Skellig Michael, a UNESCO World Heritage Site is being adapted to reduce the vulnerability of the site since the increased footfalls due to its use in Star Wars.
Skellig Michael, a UNESCO World Heritage Site is being adapted to reduce the vulnerability of the site since the increased footfalls due to its use in Star Wars. Image: Ronan Mac Giollapharaic CC BY SA 4.0

World Heritage sites race to adapt to a warming planet

UNESCO defines categories of heritage as natural, built and intangible. The world heritage list contains a wide variety of sites and most of them are now adversely affected by climate change and loss of biodiversity in some way or other.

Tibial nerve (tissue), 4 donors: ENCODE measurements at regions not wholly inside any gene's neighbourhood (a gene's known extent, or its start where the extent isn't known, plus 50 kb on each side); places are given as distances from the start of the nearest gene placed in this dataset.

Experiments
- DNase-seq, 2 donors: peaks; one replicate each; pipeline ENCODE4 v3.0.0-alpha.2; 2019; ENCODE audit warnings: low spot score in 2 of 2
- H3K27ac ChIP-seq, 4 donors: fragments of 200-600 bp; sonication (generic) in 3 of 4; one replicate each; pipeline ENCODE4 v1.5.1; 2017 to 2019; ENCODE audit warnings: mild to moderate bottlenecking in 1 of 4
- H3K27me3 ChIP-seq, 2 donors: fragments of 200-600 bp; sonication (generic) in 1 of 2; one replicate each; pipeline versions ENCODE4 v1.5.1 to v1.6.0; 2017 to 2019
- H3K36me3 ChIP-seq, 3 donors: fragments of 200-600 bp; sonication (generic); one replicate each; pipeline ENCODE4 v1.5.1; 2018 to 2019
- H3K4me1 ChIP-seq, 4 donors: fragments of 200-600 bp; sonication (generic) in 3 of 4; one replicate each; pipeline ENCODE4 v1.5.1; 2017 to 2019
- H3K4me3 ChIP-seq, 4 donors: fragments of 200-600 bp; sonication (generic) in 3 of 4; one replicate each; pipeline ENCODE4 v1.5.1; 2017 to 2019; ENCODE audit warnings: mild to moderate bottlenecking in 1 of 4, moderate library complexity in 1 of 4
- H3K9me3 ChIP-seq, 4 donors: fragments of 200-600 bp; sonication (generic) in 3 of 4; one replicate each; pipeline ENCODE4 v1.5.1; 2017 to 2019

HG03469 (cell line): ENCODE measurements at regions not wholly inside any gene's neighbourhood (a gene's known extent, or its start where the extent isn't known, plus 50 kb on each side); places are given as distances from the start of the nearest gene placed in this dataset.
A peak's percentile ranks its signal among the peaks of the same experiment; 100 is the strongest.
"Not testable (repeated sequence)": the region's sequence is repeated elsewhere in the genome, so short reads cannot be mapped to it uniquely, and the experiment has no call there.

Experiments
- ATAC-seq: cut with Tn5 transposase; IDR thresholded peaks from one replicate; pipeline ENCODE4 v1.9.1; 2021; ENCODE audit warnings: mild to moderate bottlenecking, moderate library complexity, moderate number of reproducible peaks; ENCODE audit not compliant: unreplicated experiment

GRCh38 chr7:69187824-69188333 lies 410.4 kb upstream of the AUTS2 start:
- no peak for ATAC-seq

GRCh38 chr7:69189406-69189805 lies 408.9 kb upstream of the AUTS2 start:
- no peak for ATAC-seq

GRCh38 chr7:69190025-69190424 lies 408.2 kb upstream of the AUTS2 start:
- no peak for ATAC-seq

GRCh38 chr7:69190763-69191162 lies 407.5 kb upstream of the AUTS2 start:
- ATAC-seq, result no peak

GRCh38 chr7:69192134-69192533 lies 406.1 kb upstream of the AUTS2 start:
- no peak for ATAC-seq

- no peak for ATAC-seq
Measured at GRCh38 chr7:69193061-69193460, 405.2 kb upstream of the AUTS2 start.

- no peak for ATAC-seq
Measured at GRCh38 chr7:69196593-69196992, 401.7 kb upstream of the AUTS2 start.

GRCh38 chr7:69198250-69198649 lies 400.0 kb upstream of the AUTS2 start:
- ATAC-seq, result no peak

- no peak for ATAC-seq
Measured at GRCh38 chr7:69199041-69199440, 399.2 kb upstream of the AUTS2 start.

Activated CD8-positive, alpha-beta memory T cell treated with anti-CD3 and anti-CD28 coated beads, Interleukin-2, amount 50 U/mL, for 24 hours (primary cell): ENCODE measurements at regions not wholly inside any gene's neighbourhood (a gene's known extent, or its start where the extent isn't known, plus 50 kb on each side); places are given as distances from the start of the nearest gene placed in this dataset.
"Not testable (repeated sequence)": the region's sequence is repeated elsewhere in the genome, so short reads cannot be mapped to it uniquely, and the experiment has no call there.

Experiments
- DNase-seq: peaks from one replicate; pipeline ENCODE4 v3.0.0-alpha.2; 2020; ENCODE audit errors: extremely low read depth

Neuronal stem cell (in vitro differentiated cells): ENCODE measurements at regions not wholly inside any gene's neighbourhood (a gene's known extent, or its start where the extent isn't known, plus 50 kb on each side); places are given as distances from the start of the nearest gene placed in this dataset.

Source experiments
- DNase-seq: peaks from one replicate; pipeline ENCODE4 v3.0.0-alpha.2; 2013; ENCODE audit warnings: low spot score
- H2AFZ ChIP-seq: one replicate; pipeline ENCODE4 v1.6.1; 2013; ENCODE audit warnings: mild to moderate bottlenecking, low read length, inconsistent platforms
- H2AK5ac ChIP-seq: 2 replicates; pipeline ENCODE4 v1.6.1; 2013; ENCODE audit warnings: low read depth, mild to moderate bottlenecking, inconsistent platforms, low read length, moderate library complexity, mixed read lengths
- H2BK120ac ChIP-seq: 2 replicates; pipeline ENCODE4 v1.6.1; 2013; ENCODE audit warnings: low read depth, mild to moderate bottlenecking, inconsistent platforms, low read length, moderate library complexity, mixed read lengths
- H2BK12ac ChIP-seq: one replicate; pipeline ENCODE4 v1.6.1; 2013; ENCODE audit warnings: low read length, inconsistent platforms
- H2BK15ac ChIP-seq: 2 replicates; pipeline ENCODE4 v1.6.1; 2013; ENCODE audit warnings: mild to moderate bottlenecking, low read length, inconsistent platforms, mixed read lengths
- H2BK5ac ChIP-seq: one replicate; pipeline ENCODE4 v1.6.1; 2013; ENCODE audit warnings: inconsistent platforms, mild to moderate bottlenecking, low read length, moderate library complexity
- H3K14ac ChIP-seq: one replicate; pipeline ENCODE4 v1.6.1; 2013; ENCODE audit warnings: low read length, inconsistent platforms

An urgent need to protect heritage against these adversity has increased. Heritage can also be used in climate action. 75 million hectares of forests around the world protected as natural heritage is used as an example of carbon mitigation.

To read more on how World Heritage Committee us looking for ways to heritage to mitigate environmental issues and fight climate change, log on to Irish Times.

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